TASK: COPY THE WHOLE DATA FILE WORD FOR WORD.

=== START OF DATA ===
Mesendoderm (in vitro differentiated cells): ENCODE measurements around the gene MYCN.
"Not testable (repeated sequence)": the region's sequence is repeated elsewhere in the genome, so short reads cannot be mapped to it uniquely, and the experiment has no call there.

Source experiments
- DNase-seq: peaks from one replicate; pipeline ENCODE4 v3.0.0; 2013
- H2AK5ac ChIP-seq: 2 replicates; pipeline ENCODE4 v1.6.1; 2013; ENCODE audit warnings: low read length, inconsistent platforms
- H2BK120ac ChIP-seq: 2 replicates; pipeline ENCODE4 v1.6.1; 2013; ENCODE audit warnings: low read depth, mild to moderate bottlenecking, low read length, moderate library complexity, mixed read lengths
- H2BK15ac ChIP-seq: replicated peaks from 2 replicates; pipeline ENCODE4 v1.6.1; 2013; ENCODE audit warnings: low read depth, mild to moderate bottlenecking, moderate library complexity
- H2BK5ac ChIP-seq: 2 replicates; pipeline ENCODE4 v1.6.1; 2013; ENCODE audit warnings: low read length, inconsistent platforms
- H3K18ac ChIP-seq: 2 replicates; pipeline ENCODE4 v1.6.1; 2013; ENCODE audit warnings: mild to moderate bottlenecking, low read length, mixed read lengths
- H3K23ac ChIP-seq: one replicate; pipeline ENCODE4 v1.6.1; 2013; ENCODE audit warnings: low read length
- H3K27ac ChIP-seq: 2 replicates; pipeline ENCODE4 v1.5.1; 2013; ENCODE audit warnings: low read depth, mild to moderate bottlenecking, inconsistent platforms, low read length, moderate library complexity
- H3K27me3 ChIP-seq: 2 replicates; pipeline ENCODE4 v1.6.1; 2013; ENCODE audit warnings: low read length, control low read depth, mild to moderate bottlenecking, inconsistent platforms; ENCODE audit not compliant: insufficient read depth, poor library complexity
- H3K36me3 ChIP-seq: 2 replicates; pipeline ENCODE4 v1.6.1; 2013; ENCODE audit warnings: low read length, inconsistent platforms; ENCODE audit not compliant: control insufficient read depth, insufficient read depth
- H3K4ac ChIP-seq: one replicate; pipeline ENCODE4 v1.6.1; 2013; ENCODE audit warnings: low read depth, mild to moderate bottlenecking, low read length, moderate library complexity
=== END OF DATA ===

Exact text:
Mesendoderm (in vitro differentiated cells): ENCODE measurements around the gene MYCN.
"Not testable (repeated sequence)": the region's sequence is repeated elsewhere in the genome, so short reads cannot be mapped to it uniquely, and the experiment has no call there.

Source experiments
- DNase-seq: peaks from one replicate; pipeline ENCODE4 v3.0.0; 2013
- H2AK5ac ChIP-seq: 2 replicates; pipeline ENCODE4 v1.6.1; 2013; ENCODE audit warnings: low read length, inconsistent platforms
- H2BK120ac ChIP-seq: 2 replicates; pipeline ENCODE4 v1.6.1; 2013; ENCODE audit warnings: low read depth, mild to moderate bottlenecking, low read length, moderate library complexity, mixed read lengths
- H2BK15ac ChIP-seq: replicated peaks from 2 replicates; pipeline ENCODE4 v1.6.1; 2013; ENCODE audit warnings: low read depth, mild to moderate bottlenecking, moderate library complexity
- H2BK5ac ChIP-seq: 2 replicates; pipeline ENCODE4 v1.6.1; 2013; ENCODE audit warnings: low read length, inconsistent platforms
- H3K18ac ChIP-seq: 2 replicates; pipeline ENCODE4 v1.6.1; 2013; ENCODE audit warnings: mild to moderate bottlenecking, low read length, mixed read lengths
- H3K23ac ChIP-seq: one replicate; pipeline ENCODE4 v1.6.1; 2013; ENCODE audit warnings: low read length
- H3K27ac ChIP-seq: 2 replicates; pipeline ENCODE4 v1.5.1; 2013; ENCODE audit warnings: low read depth, mild to moderate bottlenecking, inconsistent platforms, low read length, moderate library complexity
- H3K27me3 ChIP-seq: 2 replicates; pipeline ENCODE4 v1.6.1; 2013; ENCODE audit warnings: low read length, control low read depth, mild to moderate bottlenecking, inconsistent platforms; ENCODE audit not compliant: insufficient read depth, poor library complexity
- H3K36me3 ChIP-seq: 2 replicates; pipeline ENCODE4 v1.6.1; 2013; ENCODE audit warnings: low read length, inconsistent platforms; ENCODE audit not compliant: control insufficient read depth, insufficient read depth
- H3K4ac ChIP-seq: one replicate; pipeline ENCODE4 v1.6.1; 2013; ENCODE audit warnings: low read depth, mild to moderate bottlenecking, low read length, moderate library complexity